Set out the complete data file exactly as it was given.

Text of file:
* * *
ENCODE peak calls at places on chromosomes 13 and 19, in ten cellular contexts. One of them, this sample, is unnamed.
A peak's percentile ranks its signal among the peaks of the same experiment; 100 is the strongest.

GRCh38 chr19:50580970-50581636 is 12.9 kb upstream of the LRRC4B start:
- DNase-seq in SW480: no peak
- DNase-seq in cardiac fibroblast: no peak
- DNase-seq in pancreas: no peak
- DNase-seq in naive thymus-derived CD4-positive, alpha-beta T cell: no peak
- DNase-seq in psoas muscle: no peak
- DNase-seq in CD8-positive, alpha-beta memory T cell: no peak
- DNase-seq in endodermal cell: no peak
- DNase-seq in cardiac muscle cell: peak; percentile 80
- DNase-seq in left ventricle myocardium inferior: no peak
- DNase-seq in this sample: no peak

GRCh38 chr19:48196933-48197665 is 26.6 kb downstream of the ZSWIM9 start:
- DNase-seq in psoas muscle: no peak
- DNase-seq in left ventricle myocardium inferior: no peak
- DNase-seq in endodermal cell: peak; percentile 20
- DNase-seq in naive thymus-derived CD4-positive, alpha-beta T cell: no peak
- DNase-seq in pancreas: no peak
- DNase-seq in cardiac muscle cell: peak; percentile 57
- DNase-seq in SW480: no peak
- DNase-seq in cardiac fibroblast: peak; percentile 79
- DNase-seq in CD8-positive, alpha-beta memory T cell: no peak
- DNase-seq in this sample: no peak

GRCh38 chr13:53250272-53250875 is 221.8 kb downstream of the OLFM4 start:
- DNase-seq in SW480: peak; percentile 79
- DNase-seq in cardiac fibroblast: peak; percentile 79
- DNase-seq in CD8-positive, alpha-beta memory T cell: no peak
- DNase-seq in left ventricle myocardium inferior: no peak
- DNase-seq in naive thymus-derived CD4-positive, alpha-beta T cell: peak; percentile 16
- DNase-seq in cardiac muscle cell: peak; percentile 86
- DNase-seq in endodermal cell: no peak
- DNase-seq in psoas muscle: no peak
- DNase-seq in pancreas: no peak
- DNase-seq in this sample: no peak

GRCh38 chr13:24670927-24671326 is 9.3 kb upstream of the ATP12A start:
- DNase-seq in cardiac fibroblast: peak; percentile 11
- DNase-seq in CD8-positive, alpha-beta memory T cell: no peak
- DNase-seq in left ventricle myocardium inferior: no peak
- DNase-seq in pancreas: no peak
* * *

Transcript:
ENCODE peak calls at places on chromosomes 13 and 19, in ten cellular contexts. One of them, this sample, is unnamed.
A peak's percentile ranks its signal among the peaks of the same experiment; 100 is the strongest.

GRCh38 chr19:50580970-50581636 is 12.9 kb upstream of the LRRC4B start:
- DNase-seq in SW480: no peak
- DNase-seq in cardiac fibroblast: no peak
- DNase-seq in pancreas: no peak
- DNase-seq in naive thymus-derived CD4-positive, alpha-beta T cell: no peak
- DNase-seq in psoas muscle: no peak
- DNase-seq in CD8-positive, alpha-beta memory T cell: no peak
- DNase-seq in endodermal cell: no peak
- DNase-seq in cardiac muscle cell: peak; percentile 80
- DNase-seq in left ventricle myocardium inferior: no peak
- DNase-seq in this sample: no peak

GRCh38 chr19:48196933-48197665 is 26.6 kb downstream of the ZSWIM9 start:
- DNase-seq in psoas muscle: no peak
- DNase-seq in left ventricle myocardium inferior: no peak
- DNase-seq in endodermal cell: peak; percentile 20
- DNase-seq in naive thymus-derived CD4-positive, alpha-beta T cell: no peak
- DNase-seq in pancreas: no peak
- DNase-seq in cardiac muscle cell: peak; percentile 57
- DNase-seq in SW480: no peak
- DNase-seq in cardiac fibroblast: peak; percentile 79
- DNase-seq in CD8-positive, alpha-beta memory T cell: no peak
- DNase-seq in this sample: no peak

GRCh38 chr13:53250272-53250875 is 221.8 kb downstream of the OLFM4 start:
- DNase-seq in SW480: peak; percentile 79
- DNase-seq in cardiac fibroblast: peak; percentile 79
- DNase-seq in CD8-positive, alpha-beta memory T cell: no peak
- DNase-seq in left ventricle myocardium inferior: no peak
- DNase-seq in naive thymus-derived CD4-positive, alpha-beta T cell: peak; percentile 16
- DNase-seq in cardiac muscle cell: peak; percentile 86
- DNase-seq in endodermal cell: no peak
- DNase-seq in psoas muscle: no peak
- DNase-seq in pancreas: no peak
- DNase-seq in this sample: no peak

GRCh38 chr13:24670927-24671326 is 9.3 kb upstream of the ATP12A start:
- DNase-seq in cardiac fibroblast: peak; percentile 11
- DNase-seq in CD8-positive, alpha-beta memory T cell: no peak
- DNase-seq in left ventricle myocardium inferior: no peak
- DNase-seq in pancreas: no peak